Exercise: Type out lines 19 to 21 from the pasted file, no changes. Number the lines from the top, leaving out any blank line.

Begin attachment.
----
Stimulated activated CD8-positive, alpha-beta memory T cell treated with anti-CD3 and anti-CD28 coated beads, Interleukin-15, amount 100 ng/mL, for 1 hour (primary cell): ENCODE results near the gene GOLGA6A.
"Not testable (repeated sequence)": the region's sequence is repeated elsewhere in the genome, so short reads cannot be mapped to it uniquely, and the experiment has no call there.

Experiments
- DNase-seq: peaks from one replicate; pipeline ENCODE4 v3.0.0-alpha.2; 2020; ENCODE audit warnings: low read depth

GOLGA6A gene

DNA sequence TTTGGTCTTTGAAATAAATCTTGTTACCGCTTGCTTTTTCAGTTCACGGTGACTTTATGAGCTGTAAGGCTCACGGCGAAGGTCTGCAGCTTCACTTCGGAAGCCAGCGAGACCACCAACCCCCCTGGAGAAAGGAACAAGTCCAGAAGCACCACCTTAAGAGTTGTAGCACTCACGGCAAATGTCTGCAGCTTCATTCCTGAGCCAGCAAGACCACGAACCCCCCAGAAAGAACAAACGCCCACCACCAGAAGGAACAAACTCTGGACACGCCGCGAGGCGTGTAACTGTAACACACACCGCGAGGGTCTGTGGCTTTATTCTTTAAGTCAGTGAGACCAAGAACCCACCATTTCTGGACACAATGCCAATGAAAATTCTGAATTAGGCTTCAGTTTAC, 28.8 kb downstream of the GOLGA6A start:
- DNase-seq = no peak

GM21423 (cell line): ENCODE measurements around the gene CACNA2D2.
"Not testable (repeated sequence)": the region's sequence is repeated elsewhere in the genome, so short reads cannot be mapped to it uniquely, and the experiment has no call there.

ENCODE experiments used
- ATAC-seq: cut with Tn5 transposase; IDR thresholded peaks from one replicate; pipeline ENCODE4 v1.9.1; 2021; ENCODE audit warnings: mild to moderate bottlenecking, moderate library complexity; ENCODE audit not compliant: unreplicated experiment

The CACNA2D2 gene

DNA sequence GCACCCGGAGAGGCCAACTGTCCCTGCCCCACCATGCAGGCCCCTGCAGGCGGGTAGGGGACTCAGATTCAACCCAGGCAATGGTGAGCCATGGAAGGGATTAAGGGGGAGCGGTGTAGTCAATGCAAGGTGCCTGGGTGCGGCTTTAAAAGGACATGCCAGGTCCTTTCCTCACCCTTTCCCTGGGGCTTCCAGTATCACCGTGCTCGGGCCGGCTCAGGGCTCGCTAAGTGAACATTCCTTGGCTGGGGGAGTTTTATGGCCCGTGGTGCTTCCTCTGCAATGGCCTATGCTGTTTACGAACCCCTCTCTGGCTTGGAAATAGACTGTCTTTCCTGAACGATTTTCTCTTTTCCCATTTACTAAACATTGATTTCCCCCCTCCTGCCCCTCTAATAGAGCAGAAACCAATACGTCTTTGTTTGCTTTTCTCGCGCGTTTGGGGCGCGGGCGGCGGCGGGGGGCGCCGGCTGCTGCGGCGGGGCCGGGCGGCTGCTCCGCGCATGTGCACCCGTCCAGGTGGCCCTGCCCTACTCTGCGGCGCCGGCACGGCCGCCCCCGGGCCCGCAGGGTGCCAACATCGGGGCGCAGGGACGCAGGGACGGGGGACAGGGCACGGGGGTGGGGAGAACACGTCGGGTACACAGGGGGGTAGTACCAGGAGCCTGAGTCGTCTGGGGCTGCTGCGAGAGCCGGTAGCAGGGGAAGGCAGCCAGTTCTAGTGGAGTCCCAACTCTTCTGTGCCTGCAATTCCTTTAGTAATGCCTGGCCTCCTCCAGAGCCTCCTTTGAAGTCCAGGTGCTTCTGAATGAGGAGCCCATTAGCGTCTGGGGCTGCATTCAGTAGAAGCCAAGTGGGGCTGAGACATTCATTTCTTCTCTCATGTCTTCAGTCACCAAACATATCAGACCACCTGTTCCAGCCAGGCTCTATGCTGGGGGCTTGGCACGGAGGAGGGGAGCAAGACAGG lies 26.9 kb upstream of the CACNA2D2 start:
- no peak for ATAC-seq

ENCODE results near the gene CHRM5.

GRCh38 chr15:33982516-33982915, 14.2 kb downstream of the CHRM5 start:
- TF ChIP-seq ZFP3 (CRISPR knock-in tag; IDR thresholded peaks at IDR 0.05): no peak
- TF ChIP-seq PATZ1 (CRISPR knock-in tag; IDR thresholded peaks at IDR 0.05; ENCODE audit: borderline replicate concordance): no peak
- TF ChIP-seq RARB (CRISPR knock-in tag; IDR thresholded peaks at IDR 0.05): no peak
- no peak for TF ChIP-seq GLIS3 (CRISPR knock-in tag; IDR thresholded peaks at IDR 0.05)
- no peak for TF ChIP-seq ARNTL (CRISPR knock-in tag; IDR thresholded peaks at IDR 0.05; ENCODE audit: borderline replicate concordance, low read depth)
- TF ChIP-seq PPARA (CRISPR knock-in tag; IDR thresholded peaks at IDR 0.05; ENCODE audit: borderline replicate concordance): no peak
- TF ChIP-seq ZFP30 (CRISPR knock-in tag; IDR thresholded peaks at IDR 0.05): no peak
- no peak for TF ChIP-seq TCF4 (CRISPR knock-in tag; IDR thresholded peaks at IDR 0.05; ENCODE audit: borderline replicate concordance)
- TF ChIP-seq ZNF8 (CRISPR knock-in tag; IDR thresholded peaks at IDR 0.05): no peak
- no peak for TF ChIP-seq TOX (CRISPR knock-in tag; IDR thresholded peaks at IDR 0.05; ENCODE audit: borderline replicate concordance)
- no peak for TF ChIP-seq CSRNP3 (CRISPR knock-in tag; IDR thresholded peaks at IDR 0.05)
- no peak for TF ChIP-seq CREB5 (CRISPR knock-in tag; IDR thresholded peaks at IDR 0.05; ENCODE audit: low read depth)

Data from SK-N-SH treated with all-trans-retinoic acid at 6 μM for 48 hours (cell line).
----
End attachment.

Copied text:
- TF ChIP-seq RARB (CRISPR knock-in tag; IDR thresholded peaks at IDR 0.05): no peak
- no peak for TF ChIP-seq GLIS3 (CRISPR knock-in tag; IDR thresholded peaks at IDR 0.05)
- no peak for TF ChIP-seq ARNTL (CRISPR knock-in tag; IDR thresholded peaks at IDR 0.05; ENCODE audit: borderline replicate concordance, low read depth)